History of Our Research
In 1991, CurePSP's founder, David Saks, recruited a Scientific Advisory Board from the gray eminences of movement disorders research. I was a young assistant professor at the time and far from a top name, but I was doing research in PSP and asked if I could join. At the first meeting, the august members sensed that I had more enthusiasm for PSP research than any of them and elected me chairman. I think they figured they'd let a young, naïve guy spin his wheels working on a problem that they saw as insoluble. In fact, they advised CurePSP not to waste its money on research.
CurePSP followed that advice for five years. (Actually, we had to because we had not yet raised enough money to fund research grants even if we had wanted to.) But in 1996, we awarded our first 6 grants for a total of $50,000. In the 15 years since, we have funded 130 projects totaling more than $9,600,000. As a result, our understanding of PSP has improved at all levels - molecules, brain cells, brain circuits, whole patients and population statistics.
The gray eminences of 1991, though, were probably right. At that time, the advances that our grants financed would not have been possible, no matter how much money might have been available. Not until the late 1990's did our understanding of neurodegenerative disorders in general advance to the point where PSP research could really take off. This was based mostly on the observations that loss of brain cells in neurodegenerative disorders involves abnormal folding and accumulation of a protein (different proteins in different disorders) and abnormal function of mitochondria, the cells' power generators.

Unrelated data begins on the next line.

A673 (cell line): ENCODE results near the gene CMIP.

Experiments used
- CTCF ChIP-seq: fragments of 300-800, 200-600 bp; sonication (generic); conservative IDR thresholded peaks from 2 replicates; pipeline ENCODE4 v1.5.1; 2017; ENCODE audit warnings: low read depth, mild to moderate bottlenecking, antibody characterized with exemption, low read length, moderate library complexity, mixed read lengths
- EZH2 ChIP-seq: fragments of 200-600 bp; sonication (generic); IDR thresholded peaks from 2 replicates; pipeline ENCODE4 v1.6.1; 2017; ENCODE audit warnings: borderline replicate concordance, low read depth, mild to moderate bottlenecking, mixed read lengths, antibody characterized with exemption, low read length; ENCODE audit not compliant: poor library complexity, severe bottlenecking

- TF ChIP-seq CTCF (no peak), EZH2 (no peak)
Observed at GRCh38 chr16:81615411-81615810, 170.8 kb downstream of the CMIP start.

These insights created a kind of scaffold of knowledge from which the details could be hung one by one until the whole disease process becomes clear. At some point in that process, someone will identify just the right place to throw just the right monkey wrench to stop the whole process in its tracks.
That will be part of a cure. The rest will be to regenerate the brain cells that were already lost and to re-establish their connections. That's far more difficult. But if we can learn to diagnose PSP and CBD at an earlier stage, then we will be able to throw that monkey wrench earlier in the course of the illness, halting it before it causes real disability.
If we all devote what we can to the effort, that day will not be far off.
Lawrence I. Golbe, MD
Chair, Scientific Advisory Board
Director of Research & Medical Affairs